• dluxxx - Jan 10, 2012 at 8:30 AM

      Okay, I gotta add that many of these writers who “have a ballot for a reason” are guys who aren’t even baseball writers anymore. Seriously, the guys of HBT are WAY more plugged in than many hall voters. Take the above mentioned Randy Miller who is a beat writer for *hockey*. That’s right, he’s a hockey writer. What bearing does his opinion have on the baseball HOF? Especially when he submits a blank ballot?

  16. fist72 - Jan 9, 2012 at 8:35 PM

    If a voter believes no one is a hall of famer, why should he vote for someone he believes is unqualified? I saw the whole list and Larkin was very good but not great, consistent but his abilities were not of a player that jumps out and says, “Wow, I can’t believe I get to see Barry Larkin play shortstop.” Next year with Maddux (100% yes and Glavine (80% yes). Remember some voters did not vote for Ricky Henderson. HOF is strange animal.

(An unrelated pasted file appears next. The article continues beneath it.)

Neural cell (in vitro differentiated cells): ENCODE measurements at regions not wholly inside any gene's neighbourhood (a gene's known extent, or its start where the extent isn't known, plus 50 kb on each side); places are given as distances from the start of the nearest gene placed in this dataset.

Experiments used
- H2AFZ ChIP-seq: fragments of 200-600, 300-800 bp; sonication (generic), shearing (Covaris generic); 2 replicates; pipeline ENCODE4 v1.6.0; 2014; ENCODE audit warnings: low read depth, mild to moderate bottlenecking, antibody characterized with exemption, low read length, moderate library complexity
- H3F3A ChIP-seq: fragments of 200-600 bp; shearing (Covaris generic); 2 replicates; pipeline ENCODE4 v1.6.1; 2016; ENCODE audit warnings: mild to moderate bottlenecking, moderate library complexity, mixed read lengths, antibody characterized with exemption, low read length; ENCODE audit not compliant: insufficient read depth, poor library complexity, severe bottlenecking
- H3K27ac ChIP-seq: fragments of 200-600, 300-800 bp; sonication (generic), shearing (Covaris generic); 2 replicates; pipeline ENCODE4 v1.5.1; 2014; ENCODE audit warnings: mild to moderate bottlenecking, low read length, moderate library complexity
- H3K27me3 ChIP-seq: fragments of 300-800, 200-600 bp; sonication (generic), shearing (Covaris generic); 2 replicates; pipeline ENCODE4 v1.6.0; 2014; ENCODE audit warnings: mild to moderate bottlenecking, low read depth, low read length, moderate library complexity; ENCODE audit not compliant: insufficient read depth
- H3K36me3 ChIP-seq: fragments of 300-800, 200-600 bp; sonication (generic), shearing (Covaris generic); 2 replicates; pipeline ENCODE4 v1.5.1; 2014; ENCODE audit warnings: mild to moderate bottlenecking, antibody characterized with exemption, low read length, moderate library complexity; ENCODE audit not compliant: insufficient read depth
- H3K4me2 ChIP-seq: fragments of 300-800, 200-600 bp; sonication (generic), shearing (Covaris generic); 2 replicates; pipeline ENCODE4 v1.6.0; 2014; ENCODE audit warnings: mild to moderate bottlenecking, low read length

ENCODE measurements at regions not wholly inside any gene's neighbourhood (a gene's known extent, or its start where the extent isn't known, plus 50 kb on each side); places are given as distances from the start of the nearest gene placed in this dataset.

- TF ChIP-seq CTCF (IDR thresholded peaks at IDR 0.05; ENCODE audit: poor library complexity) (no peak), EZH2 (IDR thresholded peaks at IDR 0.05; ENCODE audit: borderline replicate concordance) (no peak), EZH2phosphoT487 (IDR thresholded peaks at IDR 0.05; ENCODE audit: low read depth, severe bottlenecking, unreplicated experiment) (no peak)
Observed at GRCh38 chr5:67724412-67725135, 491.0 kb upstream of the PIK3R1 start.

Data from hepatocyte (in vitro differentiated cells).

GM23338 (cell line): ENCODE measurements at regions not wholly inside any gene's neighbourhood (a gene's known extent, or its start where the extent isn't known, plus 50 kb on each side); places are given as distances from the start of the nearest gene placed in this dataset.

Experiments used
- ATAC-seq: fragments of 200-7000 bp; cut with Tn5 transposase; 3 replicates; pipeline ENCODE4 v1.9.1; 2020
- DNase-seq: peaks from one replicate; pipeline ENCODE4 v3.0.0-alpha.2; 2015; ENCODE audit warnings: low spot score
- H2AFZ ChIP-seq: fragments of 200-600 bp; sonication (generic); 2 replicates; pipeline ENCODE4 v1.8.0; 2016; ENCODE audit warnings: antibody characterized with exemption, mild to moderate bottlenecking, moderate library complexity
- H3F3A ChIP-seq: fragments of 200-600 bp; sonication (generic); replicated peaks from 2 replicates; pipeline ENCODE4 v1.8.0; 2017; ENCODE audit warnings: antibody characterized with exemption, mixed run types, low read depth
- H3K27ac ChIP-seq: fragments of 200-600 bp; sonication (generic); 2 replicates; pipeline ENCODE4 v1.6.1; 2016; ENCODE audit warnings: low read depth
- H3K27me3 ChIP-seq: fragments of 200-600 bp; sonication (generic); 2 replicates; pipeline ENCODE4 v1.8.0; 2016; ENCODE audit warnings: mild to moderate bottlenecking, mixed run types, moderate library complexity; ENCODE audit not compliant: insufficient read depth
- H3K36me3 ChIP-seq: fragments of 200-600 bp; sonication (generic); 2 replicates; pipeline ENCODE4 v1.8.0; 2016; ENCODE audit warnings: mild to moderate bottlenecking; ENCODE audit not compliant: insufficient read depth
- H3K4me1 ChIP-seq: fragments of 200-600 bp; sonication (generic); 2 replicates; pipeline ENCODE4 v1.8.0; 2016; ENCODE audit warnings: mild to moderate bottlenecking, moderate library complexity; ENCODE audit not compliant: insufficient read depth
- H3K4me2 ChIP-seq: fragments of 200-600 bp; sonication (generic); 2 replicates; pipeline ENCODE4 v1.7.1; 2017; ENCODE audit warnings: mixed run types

17. stevem7 - Jan 9, 2012 at 8:45 PM

    Ever notice how the writers are never identified? Sure would be nice if these guys had to justify their votes and explain why they didn’t vote. And the HALL itself should have the integrity to not send ballots ever again to any writer who returns a blank.

  18. scorch22 - Jan 9, 2012 at 9:02 PM

    Um, why is there something wrong with a blank ballot? Personally I think voting for people that don’t deserve it is more of a sin than not voting. Its the Hall of fame not the hall of people that played baseball at an average level.

    • cur68 - Jan 10, 2012 at 12:51 AM

      Yeah…I’m just gonna have to go ahead and inform you that Barry Larkin was not an “average player”. Go to baseballrefs and have a look at how he stacks with awards, all star games, and how he ranks all time for batting and defence. He’s in the top 50 on most stats and in the top 10 on a goodly number. If that guy’s not an HOF player then loads of the guys in the HOF need to be tossed out.

      • 18thstreet - Jan 10, 2012 at 7:27 AM

        Even the guys who (I believe) didn’t deserve to be enshrined recently — Rice and Dawson — surely weren’t AVERAGE. That’s just stupid.

  19. Walk - Jan 9, 2012 at 9:59 PM